BY KEVIN MANAHAN
SplashCast was supposed to be the next big thing to come out of the Portland digital-media scene. Founded in 2007 and supported by over 70 individual investors, SplashCast eventually raised over $4 million in funding and went on to partner with giants like Hulu and Nike. But just a couple of years after launching, the plucky Portland startup was shut down.
What exactly went wrong with SplashCast? Tom Turnbull, the company’s vice president of business development, talked frankly about the rise and fall of SplashCast at the Oregon Entrepreneurs Network’s monthly PubTalk last week. Along with investors Angela Jackson and B. Scott Taylor, Turnbull spoke to a packed house of mingling entrepreneurs at Backspace in Portland’s Old Town, all three of them in remarkably good spirits considering their discussion of SplashCast’s failure. But the premise of the talk was the valuable lessons they learned from the company’s demise, which they shared earnestly.
Originally focused on providing tools to embed video, music and other content into online broadcast channels, SplashCast essentially went through three phases since its launch. It began with a user-generated content product aimed at bloggers and other small online publishers, which never quite took off in terms of both audience and revenue. The second stage was building branded applications within Facebook for companies like Nike and Red Bull, a model that proved to be better suited for a campaign-driven agency business, rather than a service-oriented technology business like SplashCast. The last stage was a promising partnership with Hulu to distribute their TV shows through social media (“social TV”) and build an audience around the content. But SplashCast still needed to raise money, a predicament worsened by the effects of the financial meltdown. The company ultimately was “unable to secure the necessary funding to continue operations,” chief executive Mike Berkeley said in a blog post, and SplashCast announced its closure in August 2009.
As for whether SplashCast actually gained any real traction with customers, Turnbull said the first phase of the company didn’t do much other than generate buzz. It wasn’t until the second phase that SplashCast began finding big-name customers by building the branded applications. And had they had more time to develop inventory and an audience to support the size of the ad campaigns, Turnbull said the third phase could have succeeded as well.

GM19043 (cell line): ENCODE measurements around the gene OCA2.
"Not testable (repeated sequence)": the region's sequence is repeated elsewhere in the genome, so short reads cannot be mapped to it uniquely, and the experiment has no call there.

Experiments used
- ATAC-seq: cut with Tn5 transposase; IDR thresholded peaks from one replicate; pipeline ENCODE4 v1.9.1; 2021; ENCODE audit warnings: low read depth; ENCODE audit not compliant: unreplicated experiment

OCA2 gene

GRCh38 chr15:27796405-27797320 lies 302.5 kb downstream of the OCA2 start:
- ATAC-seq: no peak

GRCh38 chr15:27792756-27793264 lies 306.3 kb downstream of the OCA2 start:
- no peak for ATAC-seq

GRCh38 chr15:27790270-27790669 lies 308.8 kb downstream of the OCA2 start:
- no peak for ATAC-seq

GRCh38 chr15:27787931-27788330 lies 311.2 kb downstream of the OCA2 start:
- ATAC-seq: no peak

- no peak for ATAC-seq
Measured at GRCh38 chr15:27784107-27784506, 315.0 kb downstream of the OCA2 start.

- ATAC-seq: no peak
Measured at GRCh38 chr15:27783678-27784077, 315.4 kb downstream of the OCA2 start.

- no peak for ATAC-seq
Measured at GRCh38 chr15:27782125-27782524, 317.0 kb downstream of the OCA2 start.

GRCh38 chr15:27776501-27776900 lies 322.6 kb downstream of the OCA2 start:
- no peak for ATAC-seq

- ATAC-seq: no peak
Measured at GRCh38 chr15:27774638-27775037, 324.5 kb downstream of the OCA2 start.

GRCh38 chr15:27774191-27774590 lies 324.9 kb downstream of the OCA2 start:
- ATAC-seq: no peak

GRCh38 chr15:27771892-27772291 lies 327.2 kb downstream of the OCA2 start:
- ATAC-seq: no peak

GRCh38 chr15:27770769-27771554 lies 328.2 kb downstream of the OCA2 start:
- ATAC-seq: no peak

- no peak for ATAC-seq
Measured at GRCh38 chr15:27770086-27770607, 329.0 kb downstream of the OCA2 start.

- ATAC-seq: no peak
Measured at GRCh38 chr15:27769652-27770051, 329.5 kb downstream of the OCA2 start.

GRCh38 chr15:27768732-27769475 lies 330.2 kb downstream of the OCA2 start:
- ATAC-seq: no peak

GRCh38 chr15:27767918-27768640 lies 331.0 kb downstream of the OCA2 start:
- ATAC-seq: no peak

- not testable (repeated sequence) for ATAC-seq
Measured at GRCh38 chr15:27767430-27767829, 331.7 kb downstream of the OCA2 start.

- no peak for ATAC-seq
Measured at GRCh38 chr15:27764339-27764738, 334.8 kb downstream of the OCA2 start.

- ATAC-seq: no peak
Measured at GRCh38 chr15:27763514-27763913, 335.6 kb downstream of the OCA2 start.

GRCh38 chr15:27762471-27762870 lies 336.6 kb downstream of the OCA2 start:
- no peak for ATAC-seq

When the panel was asked what went wrong with SplashCast, one problem that stood out for Taylor was the multiple changes of direction the company went through, which wasn’t helped by having so many investors involved with SplashCast. “Multiple changes of direction burn cash, water down the brand and people don’t know who you are after a while,” Taylor said. Jackson added that timing was also a factor, as the company made the move from a grassroots-funded company to a more professional stage without having a clear product to generate revenue. And while the $4 million from angel investors was certainly welcome, it wasn’t enough to keep SplashCast alive, and Turnbull said being more proactive may have helped them survive the downturn. “I wish that we would have raised as much money as we possibly could have when we had that opportunity,” Turnbull said.
But despite the struggles, the SplashCast experience still had some positive takeaway. For Taylor, it came down to simply seeing the boldness and creativity of the staff. “The final result wasn’t what we wanted, but there were moments of execution that were brilliant, that worked, that were admired,” Taylor said. And while he admitted his own business, TAOW, has taken a hit –like SplashCast and so many others over the past couple of years – Taylor said scrappy and optimistic entrepreneurship are the keys to making this as good a time as ever to start a business.
Already taking that advice: Custom Curb Caps and Bodhi Tree Denim, the two startups presented by University of Portland students in five-minute pitches at the event. Judging by the pitches, they’re both scrappy and optimistic, like SplashCast before them – and currently seeking funding.